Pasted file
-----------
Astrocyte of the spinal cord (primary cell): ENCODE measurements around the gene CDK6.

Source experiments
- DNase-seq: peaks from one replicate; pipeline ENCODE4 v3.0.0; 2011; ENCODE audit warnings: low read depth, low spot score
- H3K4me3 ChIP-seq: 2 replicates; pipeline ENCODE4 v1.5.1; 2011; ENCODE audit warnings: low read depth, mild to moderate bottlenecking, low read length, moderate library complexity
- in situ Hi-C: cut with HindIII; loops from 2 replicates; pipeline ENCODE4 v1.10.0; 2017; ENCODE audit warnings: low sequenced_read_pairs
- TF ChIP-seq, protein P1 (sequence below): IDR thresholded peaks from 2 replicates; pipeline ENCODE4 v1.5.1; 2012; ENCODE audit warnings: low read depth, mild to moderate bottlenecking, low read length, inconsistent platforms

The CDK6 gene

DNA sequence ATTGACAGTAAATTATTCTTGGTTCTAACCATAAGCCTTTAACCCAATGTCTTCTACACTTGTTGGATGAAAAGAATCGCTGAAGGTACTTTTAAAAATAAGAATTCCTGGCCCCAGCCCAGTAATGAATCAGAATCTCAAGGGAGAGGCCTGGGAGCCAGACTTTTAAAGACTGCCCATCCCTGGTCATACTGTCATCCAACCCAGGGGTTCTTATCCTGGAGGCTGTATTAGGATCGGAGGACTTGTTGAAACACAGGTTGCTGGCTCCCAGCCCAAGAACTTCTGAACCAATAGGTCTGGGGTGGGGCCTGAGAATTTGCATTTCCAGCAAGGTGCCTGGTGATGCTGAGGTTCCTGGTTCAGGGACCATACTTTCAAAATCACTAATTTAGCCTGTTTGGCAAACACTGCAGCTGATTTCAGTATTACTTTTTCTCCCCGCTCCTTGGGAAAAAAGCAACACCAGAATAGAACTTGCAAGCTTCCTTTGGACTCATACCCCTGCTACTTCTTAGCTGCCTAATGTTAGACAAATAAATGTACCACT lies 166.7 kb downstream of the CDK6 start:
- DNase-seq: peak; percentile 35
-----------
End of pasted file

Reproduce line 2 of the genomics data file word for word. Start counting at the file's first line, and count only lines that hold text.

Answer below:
Source experiments